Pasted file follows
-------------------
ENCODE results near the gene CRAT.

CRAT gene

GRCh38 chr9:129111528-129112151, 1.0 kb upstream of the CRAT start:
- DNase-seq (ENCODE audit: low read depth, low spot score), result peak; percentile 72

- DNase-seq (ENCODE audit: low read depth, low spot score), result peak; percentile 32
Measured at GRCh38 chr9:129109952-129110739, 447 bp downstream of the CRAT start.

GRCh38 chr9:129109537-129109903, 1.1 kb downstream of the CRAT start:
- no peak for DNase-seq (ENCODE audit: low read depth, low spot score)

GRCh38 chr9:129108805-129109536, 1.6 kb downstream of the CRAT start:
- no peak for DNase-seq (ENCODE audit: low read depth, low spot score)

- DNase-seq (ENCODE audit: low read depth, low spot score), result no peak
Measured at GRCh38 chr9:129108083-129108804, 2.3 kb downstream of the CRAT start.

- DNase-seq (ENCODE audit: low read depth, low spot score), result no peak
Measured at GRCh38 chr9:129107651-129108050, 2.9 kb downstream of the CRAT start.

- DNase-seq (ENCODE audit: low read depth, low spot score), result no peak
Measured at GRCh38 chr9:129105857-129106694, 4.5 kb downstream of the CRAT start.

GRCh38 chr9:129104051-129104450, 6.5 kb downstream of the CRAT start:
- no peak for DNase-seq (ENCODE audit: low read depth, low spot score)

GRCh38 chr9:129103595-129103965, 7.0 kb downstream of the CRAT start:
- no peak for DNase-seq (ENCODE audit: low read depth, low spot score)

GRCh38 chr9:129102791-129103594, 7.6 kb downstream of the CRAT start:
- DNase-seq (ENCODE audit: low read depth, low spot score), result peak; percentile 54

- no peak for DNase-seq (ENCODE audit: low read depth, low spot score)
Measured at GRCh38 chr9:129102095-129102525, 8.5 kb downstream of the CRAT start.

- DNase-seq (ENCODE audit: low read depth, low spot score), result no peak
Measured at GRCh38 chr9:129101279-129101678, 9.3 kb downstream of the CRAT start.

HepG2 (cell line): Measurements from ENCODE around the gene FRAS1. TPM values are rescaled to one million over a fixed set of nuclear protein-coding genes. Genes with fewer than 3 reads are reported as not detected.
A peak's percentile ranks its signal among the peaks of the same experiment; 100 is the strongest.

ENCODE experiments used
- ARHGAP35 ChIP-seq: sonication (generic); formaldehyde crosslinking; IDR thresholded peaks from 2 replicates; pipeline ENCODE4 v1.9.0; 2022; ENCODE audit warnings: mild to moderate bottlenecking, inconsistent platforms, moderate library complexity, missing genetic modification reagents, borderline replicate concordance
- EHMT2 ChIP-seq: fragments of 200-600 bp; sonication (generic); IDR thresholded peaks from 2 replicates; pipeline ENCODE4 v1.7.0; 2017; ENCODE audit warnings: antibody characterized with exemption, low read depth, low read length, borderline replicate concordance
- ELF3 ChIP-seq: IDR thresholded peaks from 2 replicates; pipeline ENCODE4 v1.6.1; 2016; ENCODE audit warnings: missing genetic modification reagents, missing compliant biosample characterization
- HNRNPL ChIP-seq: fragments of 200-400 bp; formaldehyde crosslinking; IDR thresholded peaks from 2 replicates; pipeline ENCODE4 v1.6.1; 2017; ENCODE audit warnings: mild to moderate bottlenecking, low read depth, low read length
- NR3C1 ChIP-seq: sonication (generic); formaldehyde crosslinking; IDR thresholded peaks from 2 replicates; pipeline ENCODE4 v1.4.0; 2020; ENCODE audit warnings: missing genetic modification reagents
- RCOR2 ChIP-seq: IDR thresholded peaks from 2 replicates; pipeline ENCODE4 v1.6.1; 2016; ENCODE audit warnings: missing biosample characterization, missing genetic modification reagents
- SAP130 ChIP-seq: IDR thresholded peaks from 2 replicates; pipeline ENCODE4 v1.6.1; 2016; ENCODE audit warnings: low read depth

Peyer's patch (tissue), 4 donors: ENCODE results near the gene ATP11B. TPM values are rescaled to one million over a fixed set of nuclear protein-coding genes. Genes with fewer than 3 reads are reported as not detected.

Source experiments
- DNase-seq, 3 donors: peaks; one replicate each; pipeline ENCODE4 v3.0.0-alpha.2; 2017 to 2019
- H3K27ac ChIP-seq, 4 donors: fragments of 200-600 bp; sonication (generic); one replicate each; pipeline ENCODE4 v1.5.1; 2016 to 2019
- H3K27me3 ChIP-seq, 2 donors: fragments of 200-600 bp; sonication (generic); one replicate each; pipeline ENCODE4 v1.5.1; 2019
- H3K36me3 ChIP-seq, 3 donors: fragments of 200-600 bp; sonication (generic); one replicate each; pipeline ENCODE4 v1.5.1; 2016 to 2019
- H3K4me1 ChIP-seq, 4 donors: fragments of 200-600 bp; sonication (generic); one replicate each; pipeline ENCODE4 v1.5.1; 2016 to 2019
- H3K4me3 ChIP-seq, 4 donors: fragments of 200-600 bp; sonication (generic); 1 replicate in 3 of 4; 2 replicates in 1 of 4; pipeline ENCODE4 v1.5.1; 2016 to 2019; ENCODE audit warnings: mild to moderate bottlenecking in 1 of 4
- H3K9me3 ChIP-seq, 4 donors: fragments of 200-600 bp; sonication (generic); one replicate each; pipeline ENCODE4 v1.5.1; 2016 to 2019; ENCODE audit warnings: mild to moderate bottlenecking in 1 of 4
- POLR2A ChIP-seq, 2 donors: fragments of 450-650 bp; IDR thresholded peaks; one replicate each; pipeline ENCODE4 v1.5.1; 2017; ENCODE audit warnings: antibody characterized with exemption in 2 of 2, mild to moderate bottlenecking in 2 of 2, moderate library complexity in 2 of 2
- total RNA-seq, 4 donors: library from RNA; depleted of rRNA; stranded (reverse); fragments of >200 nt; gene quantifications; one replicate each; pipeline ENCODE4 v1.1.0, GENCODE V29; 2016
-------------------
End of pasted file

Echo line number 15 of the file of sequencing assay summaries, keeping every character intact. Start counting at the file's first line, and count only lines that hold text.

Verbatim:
- DNase-seq (ENCODE audit: low read depth, low spot score), result no peak